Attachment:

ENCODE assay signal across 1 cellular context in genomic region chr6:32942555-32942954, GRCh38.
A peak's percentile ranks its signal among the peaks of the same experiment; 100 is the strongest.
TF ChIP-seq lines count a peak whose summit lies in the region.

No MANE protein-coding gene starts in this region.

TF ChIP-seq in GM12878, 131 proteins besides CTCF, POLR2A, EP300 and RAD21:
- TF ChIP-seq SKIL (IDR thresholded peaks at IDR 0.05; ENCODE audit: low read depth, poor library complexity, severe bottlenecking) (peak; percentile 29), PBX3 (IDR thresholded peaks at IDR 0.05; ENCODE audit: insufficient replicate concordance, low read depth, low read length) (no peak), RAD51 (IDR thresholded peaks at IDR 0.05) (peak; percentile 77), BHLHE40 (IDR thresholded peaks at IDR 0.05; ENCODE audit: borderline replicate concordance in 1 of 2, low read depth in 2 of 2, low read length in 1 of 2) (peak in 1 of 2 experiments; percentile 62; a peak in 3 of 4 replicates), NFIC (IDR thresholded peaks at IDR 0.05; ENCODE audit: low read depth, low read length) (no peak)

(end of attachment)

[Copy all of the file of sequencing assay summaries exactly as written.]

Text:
ENCODE assay signal across 1 cellular context in genomic region chr6:32942555-32942954, GRCh38.
A peak's percentile ranks its signal among the peaks of the same experiment; 100 is the strongest.
TF ChIP-seq lines count a peak whose summit lies in the region.

No MANE protein-coding gene starts in this region.

TF ChIP-seq in GM12878, 131 proteins besides CTCF, POLR2A, EP300 and RAD21:
- TF ChIP-seq SKIL (IDR thresholded peaks at IDR 0.05; ENCODE audit: low read depth, poor library complexity, severe bottlenecking) (peak; percentile 29), PBX3 (IDR thresholded peaks at IDR 0.05; ENCODE audit: insufficient replicate concordance, low read depth, low read length) (no peak), RAD51 (IDR thresholded peaks at IDR 0.05) (peak; percentile 77), BHLHE40 (IDR thresholded peaks at IDR 0.05; ENCODE audit: borderline replicate concordance in 1 of 2, low read depth in 2 of 2, low read length in 1 of 2) (peak in 1 of 2 experiments; percentile 62; a peak in 3 of 4 replicates), NFIC (IDR thresholded peaks at IDR 0.05; ENCODE audit: low read depth, low read length) (no peak)